Wu Qin Xi: Five Animal Qigong Exercises is an accessible, easy to learn qigong exercise that imitates the movements of animals and birds.
The Five Animal Qigong exercises were developed by Hua Tua, a leading physician of the Eastern Han Dynasty whose inspiration came from the observation of tigers, deer, bears, monkeys and birds. He came to the conclusion that wild creatures regularly performed certain exercises which can be replicated in order to build up the constitution and improve life skills.
The Five-Animal Qigong is practised by imitating symbolically and physically the movements, breathing and sounds of the five animals. It consists of some standard forms of movements, spontaneous movements and sounds, and simple but effective techniques that can be practised sitting, lying or even travelling on an airplane. It can be used as a method of healing, a style of arts and a way of spiritual channelling.
The exercises combine the internal with the external, invigorating the organs and soothing the nervous system, while strengthening and toning the external musculature. Regular practice of the Five Animal Qigong Exercise can limber up the joints, strengthen the waist, nourish the organs, help prevent disease and prolong life.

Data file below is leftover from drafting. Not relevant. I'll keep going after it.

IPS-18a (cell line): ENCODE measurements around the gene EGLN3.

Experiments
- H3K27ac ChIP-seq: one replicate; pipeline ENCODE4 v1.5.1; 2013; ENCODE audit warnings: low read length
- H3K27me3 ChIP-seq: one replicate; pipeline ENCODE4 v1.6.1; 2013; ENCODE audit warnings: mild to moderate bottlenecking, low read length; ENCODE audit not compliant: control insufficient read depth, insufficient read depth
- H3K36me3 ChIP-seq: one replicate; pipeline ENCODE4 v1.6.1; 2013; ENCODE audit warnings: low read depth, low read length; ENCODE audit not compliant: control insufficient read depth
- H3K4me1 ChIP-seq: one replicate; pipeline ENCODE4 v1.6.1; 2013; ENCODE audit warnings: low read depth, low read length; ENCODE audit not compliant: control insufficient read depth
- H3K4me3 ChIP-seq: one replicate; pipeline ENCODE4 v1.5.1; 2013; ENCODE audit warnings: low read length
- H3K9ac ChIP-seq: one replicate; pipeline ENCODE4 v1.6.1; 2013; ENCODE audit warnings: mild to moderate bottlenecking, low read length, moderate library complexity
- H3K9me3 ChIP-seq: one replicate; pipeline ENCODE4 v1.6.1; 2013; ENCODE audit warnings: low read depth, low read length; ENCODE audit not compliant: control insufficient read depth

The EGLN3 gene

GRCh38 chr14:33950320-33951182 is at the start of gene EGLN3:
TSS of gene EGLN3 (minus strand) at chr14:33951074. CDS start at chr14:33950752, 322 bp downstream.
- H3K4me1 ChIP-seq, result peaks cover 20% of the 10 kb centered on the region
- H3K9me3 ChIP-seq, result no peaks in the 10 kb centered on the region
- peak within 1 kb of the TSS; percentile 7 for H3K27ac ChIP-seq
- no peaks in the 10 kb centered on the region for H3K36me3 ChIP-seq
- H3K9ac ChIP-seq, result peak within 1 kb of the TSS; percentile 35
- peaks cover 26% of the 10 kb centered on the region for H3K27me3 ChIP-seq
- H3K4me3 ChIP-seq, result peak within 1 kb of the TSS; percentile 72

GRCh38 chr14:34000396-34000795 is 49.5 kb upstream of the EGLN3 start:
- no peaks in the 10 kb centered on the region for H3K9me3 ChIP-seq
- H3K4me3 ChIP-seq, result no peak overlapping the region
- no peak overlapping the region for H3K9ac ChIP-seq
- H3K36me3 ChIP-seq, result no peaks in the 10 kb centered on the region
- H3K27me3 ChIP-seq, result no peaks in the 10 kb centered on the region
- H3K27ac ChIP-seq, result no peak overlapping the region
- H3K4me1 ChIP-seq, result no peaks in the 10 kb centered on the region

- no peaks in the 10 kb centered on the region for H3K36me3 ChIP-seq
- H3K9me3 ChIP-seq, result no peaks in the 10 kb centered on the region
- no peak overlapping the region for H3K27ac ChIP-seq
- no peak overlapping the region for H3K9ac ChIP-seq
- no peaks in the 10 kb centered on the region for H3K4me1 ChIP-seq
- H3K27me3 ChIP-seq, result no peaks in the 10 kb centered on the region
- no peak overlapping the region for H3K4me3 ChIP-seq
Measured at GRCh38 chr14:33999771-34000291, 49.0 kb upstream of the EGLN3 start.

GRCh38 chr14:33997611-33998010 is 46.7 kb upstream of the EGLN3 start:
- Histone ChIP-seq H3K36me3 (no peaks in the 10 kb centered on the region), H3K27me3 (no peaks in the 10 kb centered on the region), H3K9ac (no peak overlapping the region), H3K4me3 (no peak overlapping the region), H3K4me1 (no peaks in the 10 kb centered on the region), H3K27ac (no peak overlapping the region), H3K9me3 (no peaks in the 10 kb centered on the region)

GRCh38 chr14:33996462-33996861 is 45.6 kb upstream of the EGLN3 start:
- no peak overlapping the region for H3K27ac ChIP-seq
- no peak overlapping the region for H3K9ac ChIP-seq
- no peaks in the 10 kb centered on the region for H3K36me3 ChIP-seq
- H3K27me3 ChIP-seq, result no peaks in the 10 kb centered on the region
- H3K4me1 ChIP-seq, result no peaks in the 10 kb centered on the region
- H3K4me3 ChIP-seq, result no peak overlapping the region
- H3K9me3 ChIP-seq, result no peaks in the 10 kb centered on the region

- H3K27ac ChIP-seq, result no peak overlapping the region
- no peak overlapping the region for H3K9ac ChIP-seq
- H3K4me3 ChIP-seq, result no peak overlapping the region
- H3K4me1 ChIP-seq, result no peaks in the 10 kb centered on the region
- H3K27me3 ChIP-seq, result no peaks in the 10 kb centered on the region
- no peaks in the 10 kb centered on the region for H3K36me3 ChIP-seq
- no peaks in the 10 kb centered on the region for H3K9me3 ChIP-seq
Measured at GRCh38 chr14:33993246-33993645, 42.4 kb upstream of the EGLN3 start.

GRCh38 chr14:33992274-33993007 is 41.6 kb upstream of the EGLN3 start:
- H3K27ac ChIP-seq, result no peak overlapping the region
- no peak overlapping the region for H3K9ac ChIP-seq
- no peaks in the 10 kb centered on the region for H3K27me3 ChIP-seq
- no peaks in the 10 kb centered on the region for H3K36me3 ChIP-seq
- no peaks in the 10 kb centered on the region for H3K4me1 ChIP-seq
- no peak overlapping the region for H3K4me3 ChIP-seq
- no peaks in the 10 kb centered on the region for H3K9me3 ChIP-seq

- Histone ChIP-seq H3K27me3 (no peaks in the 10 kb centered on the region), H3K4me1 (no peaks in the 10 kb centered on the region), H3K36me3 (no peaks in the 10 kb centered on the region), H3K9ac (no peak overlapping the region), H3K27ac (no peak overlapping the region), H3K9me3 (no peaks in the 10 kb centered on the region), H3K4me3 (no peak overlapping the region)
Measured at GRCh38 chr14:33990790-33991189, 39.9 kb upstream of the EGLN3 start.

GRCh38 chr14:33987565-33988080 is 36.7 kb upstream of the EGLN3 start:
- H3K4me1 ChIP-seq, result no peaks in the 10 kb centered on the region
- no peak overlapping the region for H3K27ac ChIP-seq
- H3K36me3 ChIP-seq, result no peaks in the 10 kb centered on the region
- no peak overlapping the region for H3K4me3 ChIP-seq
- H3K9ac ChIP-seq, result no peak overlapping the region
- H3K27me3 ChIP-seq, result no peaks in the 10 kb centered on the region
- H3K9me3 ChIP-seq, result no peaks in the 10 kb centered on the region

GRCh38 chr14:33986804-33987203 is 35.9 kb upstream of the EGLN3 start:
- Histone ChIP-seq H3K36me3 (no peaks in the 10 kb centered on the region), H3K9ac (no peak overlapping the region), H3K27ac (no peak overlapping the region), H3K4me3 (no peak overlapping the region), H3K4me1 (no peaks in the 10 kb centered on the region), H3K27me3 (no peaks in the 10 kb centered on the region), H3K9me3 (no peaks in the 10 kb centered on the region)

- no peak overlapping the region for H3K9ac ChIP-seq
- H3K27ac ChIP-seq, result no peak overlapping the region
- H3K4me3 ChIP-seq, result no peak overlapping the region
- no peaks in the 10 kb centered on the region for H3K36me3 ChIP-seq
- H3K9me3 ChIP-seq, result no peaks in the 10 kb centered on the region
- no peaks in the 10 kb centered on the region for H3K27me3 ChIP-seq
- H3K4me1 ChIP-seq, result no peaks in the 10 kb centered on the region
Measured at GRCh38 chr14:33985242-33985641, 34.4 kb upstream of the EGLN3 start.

The father of Chinese medicine, Hua Tua concluded that the single greatest secret for a healthy life lay in the practice of correct movement. His analogy became dear to the hearts of all tai chi enthusiasts: A door’s hinge won’t get worm-eaten, if you use it.Qigong and tai chi movements, when properly performed, stimulate that internal lubrication of free-flowing qi, blood, and lymph essential to our continued health and sense of well being.
The Five-Animal Qigong is an uninhibited approach to meditative movement allowing for strong benefits without an overly serious approach. It has been seen as an effective tool for emotional catharsis and mental cultivation. For example, the tiger form is a great way of expressing and transforming anger and the monkey, a strong approach to sharpening the mind and senses. The symbolic connotation of the animals can have great effects on state of mind and behaviour. The dignity and masculine power of the tiger, the elegance of the deer, the earthiness and soft strength of the bear, the graceful and free spirit of the bird and the liveliness and vigilance of the monkey, all imprint their marks on the consciousness and assist in building confidence and self-esteem.